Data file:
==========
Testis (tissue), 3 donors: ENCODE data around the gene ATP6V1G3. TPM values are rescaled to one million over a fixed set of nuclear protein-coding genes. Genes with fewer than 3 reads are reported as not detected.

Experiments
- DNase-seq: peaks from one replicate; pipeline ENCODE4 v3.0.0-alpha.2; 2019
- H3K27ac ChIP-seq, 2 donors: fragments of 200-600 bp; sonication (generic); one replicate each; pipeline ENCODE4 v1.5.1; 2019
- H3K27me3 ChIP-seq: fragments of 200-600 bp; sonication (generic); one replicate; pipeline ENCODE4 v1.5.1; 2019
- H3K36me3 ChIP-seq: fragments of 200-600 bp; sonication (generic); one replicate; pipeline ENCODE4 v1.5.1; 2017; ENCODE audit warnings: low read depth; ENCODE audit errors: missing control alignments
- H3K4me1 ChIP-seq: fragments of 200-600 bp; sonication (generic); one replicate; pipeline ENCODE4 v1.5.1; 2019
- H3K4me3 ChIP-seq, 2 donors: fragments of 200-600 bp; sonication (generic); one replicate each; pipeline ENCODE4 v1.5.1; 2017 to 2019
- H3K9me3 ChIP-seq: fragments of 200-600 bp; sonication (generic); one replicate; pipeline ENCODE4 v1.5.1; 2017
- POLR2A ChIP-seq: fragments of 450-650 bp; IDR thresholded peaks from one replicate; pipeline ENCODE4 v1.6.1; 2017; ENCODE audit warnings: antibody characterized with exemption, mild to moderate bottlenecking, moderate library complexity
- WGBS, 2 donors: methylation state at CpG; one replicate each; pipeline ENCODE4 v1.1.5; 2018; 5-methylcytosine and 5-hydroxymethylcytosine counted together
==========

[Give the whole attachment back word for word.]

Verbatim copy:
Testis (tissue), 3 donors: ENCODE data around the gene ATP6V1G3. TPM values are rescaled to one million over a fixed set of nuclear protein-coding genes. Genes with fewer than 3 reads are reported as not detected.

Experiments
- DNase-seq: peaks from one replicate; pipeline ENCODE4 v3.0.0-alpha.2; 2019
- H3K27ac ChIP-seq, 2 donors: fragments of 200-600 bp; sonication (generic); one replicate each; pipeline ENCODE4 v1.5.1; 2019
- H3K27me3 ChIP-seq: fragments of 200-600 bp; sonication (generic); one replicate; pipeline ENCODE4 v1.5.1; 2019
- H3K36me3 ChIP-seq: fragments of 200-600 bp; sonication (generic); one replicate; pipeline ENCODE4 v1.5.1; 2017; ENCODE audit warnings: low read depth; ENCODE audit errors: missing control alignments
- H3K4me1 ChIP-seq: fragments of 200-600 bp; sonication (generic); one replicate; pipeline ENCODE4 v1.5.1; 2019
- H3K4me3 ChIP-seq, 2 donors: fragments of 200-600 bp; sonication (generic); one replicate each; pipeline ENCODE4 v1.5.1; 2017 to 2019
- H3K9me3 ChIP-seq: fragments of 200-600 bp; sonication (generic); one replicate; pipeline ENCODE4 v1.5.1; 2017
- POLR2A ChIP-seq: fragments of 450-650 bp; IDR thresholded peaks from one replicate; pipeline ENCODE4 v1.6.1; 2017; ENCODE audit warnings: antibody characterized with exemption, mild to moderate bottlenecking, moderate library complexity
- WGBS, 2 donors: methylation state at CpG; one replicate each; pipeline ENCODE4 v1.1.5; 2018; 5-methylcytosine and 5-hydroxymethylcytosine counted together